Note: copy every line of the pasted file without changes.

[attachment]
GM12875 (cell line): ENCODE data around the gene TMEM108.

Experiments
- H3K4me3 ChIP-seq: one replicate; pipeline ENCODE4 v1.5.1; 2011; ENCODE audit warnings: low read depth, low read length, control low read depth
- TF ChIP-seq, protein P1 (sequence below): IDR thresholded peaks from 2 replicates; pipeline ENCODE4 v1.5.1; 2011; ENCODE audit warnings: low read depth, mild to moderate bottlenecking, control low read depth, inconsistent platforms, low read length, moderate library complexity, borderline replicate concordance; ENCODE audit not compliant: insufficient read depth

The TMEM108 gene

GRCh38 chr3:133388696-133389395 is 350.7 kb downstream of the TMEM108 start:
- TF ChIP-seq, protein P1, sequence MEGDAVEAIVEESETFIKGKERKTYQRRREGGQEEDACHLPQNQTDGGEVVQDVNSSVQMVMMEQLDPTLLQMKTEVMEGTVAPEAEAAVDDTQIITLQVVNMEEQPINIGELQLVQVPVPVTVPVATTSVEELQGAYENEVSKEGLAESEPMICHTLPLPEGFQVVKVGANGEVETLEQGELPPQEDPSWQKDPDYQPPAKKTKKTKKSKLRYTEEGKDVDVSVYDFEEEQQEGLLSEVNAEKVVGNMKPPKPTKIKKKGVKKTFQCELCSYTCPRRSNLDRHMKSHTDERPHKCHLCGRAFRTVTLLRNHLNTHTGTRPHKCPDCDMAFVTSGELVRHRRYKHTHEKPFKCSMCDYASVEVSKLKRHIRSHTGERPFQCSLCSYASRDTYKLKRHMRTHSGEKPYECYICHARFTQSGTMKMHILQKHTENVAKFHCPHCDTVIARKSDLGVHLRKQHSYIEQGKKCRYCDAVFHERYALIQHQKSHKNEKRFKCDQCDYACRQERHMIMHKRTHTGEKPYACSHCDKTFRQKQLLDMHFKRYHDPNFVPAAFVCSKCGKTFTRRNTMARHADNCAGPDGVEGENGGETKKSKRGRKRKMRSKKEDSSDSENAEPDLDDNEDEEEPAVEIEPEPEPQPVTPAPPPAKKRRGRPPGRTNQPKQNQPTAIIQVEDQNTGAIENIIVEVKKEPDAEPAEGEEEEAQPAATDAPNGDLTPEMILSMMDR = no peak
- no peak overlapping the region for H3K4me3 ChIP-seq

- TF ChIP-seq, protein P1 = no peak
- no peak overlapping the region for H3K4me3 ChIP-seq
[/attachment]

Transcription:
GM12875 (cell line): ENCODE data around the gene TMEM108.

Experiments
- H3K4me3 ChIP-seq: one replicate; pipeline ENCODE4 v1.5.1; 2011; ENCODE audit warnings: low read depth, low read length, control low read depth
- TF ChIP-seq, protein P1 (sequence below): IDR thresholded peaks from 2 replicates; pipeline ENCODE4 v1.5.1; 2011; ENCODE audit warnings: low read depth, mild to moderate bottlenecking, control low read depth, inconsistent platforms, low read length, moderate library complexity, borderline replicate concordance; ENCODE audit not compliant: insufficient read depth

The TMEM108 gene

GRCh38 chr3:133388696-133389395 is 350.7 kb downstream of the TMEM108 start:
- TF ChIP-seq, protein P1, sequence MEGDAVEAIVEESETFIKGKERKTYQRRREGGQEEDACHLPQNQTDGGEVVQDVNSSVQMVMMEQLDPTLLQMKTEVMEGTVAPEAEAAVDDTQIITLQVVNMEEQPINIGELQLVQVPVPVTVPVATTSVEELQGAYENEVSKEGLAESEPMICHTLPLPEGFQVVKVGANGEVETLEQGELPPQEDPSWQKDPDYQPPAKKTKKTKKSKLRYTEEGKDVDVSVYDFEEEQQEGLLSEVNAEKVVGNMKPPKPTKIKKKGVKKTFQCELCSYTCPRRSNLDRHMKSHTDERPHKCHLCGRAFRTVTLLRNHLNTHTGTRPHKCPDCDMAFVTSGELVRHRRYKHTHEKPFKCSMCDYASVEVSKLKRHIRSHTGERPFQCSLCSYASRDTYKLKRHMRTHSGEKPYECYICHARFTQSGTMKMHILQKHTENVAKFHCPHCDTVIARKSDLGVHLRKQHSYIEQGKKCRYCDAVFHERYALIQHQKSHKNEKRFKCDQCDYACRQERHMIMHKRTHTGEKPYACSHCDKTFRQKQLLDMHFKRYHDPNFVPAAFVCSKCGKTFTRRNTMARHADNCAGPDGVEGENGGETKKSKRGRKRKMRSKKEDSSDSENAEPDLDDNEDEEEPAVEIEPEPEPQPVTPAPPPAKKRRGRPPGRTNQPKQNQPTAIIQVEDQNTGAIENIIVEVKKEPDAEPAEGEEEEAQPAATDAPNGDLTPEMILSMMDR = no peak
- no peak overlapping the region for H3K4me3 ChIP-seq

- TF ChIP-seq, protein P1 = no peak
- no peak overlapping the region for H3K4me3 ChIP-seq